What Is the General Function of Vitamins?

Vitamins are organic compounds necessary for the functioning of body systems, nerves, muscles, skin and bone. An organic compound is called a vitamin when it cannot be produced by the organism that needs it, making it a dietary requirement. In all, the body needs 13 vitamins, with each one having a specific function.

Thirteen Essential Vitamins

The body needs 13 essential vitamins in order to achieve and maintain optimal growth, development and repair. These vitamins include vitamins A, C, D, E, K and the group of B vitamins referred to as B complex. It consists of vitamins B-1, B-2 and B-3 or thiamine, riboflavin, niacin, pantothenic acid, biotin, vitamin B-6 or pyridoxine, and vitamin B-12. Vitamins are either fat-soluble or water-soluble. The human body can produce vitamin D and biotin, but supplementation may be needed to meet nutritional needs.


An antioxidant inhibits the chemical reaction that produces free radicals, which are atoms, molecules or ions with an unpaired electron. These free radicals create a chain reaction that damages cells, which can ultimately lead to disease. Vitamins E and C function as antioxidants.

Energy, Maintenance and Repair

B complex vitamins function as precursors for enzymes, which act as catalysts in metabolism, which involves binding to a protein, which is often an enzyme. This process transforms the nutrients from your diet into substances the body can use to for energy, maintenance and repair. Biotin, for example, is essential for the production of fatty acids. Folic acid is also necessary for cell growth, production and development.

Absorption of Minerals

Most vitamins are needed for your body to use minerals. You need vitamin D so your body can absorb and use calcium and phosphate. Vitamin C is essential for the absorption of iron and its incorporation into haemoglobin in the red blood cells, which is critical for the absorption and transport of oxygen.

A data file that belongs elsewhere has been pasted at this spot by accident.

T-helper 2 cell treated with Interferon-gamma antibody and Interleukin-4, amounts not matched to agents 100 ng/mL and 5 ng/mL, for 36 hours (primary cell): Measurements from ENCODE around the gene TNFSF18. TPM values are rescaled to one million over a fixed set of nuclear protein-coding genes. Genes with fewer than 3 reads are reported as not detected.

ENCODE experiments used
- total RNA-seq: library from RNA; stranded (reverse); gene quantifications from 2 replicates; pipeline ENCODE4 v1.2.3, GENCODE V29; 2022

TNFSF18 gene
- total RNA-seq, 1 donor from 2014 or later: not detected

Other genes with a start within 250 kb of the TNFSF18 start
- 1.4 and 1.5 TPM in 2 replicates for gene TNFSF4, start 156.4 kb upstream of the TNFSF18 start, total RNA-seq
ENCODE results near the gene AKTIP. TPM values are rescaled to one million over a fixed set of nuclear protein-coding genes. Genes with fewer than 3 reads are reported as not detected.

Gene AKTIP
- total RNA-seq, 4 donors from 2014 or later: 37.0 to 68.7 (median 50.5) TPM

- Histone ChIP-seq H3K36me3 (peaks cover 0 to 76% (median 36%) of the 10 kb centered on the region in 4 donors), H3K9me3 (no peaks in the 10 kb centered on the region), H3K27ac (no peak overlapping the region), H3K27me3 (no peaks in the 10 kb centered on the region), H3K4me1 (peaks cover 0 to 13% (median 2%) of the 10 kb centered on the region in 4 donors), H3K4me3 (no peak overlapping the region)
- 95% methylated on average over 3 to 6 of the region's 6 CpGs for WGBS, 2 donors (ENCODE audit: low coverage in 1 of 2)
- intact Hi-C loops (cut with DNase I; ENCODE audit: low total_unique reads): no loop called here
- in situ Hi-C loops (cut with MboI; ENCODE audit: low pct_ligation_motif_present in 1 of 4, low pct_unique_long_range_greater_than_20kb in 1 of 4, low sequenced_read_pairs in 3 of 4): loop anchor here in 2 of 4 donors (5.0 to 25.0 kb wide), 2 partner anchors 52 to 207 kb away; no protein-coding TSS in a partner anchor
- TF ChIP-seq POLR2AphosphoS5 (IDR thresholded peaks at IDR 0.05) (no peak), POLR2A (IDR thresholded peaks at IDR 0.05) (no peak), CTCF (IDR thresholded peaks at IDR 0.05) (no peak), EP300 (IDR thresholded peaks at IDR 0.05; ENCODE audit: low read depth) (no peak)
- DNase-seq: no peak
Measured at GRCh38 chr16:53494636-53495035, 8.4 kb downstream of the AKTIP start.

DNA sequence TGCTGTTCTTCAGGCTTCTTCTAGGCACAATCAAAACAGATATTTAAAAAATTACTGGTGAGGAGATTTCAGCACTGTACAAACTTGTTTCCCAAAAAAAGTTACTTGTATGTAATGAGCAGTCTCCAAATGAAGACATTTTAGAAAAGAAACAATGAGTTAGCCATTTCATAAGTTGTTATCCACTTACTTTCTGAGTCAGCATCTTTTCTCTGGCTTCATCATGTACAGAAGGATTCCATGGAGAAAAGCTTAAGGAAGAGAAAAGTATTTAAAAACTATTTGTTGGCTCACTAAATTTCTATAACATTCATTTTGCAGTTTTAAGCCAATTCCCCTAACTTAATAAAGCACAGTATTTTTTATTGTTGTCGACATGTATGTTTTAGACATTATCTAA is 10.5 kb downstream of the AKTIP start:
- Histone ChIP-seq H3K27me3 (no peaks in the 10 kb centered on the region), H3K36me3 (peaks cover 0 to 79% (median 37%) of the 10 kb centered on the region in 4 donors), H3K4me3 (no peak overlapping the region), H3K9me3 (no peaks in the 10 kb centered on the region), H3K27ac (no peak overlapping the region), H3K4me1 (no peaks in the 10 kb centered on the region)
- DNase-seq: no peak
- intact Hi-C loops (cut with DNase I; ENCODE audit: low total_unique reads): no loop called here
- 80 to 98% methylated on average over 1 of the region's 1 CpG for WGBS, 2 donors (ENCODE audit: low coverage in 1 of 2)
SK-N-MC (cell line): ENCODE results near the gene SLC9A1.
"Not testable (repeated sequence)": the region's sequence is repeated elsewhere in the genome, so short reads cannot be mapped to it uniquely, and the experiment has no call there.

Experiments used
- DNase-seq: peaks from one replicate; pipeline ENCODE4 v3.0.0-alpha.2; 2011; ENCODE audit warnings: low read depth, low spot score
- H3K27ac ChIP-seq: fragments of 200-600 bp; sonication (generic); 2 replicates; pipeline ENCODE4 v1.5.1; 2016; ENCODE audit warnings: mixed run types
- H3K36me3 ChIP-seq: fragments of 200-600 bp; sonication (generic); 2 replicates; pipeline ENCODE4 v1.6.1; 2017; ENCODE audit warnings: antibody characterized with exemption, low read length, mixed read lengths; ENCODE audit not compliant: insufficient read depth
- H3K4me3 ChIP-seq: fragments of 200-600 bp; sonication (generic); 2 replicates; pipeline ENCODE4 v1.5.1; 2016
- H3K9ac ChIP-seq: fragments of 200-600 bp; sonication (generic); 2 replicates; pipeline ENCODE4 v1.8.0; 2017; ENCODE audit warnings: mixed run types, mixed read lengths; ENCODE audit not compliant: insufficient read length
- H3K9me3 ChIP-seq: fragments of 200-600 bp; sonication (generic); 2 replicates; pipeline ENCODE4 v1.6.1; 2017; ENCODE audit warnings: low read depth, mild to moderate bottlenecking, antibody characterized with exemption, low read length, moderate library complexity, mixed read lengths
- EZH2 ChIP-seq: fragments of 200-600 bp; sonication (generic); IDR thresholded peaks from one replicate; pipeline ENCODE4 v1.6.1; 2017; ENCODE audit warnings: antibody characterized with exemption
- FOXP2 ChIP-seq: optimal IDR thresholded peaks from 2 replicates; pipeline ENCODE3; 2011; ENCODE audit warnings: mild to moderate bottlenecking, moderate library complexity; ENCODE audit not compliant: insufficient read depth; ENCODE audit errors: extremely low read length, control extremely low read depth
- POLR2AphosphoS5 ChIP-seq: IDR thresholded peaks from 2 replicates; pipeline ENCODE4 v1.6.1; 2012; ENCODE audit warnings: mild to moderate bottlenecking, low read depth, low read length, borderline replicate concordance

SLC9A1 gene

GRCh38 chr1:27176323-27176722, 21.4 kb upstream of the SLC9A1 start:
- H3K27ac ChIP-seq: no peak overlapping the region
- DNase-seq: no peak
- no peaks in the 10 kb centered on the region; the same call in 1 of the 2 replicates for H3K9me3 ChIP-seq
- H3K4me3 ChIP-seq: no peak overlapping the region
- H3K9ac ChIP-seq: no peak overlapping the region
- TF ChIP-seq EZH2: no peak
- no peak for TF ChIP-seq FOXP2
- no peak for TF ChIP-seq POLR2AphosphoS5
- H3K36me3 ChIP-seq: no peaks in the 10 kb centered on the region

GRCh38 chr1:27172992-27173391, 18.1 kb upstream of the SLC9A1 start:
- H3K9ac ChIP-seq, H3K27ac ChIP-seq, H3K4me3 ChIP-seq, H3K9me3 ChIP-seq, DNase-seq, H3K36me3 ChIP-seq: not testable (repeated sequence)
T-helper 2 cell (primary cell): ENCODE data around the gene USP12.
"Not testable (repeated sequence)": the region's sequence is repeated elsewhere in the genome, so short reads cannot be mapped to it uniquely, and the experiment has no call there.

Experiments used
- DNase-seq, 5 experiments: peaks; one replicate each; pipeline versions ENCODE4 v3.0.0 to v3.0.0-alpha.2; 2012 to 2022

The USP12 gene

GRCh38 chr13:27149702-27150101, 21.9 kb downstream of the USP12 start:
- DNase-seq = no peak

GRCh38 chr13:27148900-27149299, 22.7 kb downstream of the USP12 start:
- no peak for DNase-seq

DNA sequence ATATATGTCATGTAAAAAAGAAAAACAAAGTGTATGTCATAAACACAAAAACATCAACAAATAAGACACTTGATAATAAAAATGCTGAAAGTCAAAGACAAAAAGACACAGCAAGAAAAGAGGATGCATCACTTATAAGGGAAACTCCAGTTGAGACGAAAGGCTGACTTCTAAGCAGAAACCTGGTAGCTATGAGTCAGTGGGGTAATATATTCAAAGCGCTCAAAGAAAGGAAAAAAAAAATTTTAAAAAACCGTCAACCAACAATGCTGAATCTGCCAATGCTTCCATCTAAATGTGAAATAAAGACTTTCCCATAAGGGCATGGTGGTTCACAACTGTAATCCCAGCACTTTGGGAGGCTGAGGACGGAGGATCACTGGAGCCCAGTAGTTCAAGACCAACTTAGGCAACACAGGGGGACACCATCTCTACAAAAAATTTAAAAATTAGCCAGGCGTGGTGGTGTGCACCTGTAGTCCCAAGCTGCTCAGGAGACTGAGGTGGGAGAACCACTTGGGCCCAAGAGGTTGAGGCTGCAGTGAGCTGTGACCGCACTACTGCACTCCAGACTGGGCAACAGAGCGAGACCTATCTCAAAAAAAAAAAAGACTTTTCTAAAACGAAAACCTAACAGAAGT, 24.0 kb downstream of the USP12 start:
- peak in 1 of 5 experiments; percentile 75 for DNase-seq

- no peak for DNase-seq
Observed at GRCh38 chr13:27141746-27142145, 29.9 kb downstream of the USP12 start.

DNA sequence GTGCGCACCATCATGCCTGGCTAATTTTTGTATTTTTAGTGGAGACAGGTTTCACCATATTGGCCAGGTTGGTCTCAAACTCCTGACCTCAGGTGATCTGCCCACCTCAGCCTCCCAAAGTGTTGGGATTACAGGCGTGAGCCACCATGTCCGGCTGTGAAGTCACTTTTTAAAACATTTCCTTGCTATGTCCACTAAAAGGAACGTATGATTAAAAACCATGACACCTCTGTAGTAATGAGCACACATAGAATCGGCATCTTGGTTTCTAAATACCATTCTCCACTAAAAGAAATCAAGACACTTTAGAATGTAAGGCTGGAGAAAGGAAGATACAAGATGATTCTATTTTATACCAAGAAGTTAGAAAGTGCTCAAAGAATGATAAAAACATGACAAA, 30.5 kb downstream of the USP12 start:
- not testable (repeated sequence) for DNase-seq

Absorption of Vitamins

Minerals are also required to enable vitamins to function properly. Zinc releases vitamin A from the liver, and is also necessary for the absorption of folic acid. Calcium is needed for the absorption of vitamin B-12, which is produced in the stomach. Zinc and vitamin B-6 work together in the production of brain transmitters. Magnesium and vitamin B-6 combine to prevent kidney-stone formation. Manganese is needed by intestinal bacteria for the synthesis of vitamin K, which controls blood clotting.

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About the Author

Based in Atlanta, Valerie Liles has been writing about landscape and garden design since 1980. As a registered respiratory therapist, she also has experience in family health, nutrition and pediatric and adult asthma managment. Liles holds a Bachelor of Arts in journalism from Colorado State University and a Master of Science in technical communication from the University of Colorado.